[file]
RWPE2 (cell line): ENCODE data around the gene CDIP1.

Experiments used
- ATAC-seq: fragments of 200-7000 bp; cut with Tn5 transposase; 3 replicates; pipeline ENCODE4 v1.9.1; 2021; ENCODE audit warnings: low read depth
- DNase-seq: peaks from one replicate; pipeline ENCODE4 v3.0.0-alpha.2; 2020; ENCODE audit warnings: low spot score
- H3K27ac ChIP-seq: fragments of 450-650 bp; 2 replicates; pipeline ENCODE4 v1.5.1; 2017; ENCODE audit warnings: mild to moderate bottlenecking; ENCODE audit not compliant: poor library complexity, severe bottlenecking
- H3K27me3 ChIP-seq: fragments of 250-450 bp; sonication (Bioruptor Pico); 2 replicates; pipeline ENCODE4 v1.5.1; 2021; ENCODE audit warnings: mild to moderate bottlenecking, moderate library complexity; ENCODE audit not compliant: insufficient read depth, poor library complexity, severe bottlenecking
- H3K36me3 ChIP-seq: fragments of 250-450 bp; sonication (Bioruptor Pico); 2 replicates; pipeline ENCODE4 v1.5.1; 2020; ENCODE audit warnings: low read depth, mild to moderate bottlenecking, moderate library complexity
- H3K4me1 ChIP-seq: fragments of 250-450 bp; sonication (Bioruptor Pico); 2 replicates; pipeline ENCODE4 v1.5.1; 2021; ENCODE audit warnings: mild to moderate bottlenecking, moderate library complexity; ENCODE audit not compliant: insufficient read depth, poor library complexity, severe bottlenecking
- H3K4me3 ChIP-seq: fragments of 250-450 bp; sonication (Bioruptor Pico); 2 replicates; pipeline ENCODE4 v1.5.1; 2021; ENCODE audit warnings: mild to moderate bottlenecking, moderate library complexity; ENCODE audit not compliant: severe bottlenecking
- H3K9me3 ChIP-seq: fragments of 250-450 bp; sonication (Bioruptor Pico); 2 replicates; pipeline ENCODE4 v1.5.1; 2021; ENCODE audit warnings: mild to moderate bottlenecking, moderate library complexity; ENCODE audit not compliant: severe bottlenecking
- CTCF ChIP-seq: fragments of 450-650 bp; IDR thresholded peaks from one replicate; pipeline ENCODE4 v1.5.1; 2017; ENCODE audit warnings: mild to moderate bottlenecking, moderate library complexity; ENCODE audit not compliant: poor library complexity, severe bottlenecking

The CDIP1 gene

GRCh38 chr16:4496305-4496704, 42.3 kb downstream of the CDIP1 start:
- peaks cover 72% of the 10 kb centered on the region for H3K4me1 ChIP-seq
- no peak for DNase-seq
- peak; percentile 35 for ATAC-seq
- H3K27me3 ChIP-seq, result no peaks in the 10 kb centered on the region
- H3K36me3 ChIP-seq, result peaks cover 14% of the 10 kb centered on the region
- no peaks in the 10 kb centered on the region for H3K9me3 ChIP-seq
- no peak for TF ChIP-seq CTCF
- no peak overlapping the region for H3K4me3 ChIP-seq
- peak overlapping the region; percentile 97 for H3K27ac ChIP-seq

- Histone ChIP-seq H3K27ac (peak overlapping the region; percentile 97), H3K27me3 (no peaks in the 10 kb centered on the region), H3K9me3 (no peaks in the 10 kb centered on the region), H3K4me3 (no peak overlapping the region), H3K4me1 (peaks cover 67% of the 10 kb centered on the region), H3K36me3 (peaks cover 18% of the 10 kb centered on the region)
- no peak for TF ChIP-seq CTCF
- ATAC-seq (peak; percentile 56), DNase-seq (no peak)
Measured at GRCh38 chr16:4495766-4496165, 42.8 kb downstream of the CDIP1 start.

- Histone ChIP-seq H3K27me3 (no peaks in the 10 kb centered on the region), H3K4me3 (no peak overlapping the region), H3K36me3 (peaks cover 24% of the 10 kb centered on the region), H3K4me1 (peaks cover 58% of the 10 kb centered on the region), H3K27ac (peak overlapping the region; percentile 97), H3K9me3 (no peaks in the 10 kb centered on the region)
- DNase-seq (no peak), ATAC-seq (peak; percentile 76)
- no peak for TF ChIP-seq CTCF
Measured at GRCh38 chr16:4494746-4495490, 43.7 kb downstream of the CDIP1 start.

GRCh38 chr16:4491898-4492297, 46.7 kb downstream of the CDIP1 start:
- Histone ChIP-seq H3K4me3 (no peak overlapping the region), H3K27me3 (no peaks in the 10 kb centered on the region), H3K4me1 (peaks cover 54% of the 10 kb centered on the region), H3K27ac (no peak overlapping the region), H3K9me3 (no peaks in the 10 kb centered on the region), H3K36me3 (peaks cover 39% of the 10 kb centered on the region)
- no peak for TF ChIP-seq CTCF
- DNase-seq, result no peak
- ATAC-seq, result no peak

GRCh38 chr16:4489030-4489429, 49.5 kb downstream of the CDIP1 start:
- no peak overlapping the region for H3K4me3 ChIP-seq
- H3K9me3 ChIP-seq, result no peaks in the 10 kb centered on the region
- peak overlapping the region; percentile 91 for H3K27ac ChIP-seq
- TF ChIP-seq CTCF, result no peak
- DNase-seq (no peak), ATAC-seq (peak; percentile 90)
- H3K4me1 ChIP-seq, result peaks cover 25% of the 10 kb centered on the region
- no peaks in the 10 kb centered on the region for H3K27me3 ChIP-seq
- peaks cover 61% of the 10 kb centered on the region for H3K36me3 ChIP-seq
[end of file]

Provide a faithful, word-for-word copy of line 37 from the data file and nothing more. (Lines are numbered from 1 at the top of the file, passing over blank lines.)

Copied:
- no peak overlapping the region for H3K4me3 ChIP-seq